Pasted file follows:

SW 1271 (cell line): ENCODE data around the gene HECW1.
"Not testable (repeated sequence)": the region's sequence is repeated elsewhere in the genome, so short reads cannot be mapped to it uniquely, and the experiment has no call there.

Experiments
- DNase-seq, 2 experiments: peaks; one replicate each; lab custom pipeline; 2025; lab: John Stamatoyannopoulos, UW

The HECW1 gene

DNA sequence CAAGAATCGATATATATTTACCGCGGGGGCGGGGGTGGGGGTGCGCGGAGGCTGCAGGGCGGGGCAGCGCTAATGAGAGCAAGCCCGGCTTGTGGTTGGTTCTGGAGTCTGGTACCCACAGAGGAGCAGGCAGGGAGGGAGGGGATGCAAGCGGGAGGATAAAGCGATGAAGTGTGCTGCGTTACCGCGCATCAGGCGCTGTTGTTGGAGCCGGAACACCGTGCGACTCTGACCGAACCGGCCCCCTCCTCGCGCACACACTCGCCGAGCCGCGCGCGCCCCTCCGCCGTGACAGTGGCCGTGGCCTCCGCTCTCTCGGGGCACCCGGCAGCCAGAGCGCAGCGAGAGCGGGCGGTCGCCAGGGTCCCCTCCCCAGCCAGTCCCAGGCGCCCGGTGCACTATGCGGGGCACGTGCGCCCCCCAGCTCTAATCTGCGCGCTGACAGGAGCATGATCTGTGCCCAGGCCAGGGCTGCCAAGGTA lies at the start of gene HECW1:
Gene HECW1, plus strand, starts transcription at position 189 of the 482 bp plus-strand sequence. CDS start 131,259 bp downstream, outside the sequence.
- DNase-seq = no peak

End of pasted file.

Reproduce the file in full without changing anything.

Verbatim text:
SW 1271 (cell line): ENCODE data around the gene HECW1.
"Not testable (repeated sequence)": the region's sequence is repeated elsewhere in the genome, so short reads cannot be mapped to it uniquely, and the experiment has no call there.

Experiments
- DNase-seq, 2 experiments: peaks; one replicate each; lab custom pipeline; 2025; lab: John Stamatoyannopoulos, UW

The HECW1 gene

DNA sequence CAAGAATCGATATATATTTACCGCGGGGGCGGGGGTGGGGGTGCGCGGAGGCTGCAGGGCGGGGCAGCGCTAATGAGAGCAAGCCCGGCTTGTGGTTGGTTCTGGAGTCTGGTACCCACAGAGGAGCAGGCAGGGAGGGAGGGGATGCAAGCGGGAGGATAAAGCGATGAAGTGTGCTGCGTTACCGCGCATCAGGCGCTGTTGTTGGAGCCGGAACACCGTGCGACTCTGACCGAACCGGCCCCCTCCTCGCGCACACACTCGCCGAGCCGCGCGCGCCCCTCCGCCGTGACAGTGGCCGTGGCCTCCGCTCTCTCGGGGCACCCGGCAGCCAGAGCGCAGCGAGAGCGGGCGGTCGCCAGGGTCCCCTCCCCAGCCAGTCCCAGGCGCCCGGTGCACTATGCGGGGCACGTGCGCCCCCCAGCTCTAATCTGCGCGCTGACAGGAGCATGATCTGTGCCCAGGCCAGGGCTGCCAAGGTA lies at the start of gene HECW1:
Gene HECW1, plus strand, starts transcription at position 189 of the 482 bp plus-strand sequence. CDS start 131,259 bp downstream, outside the sequence.
- DNase-seq = no peak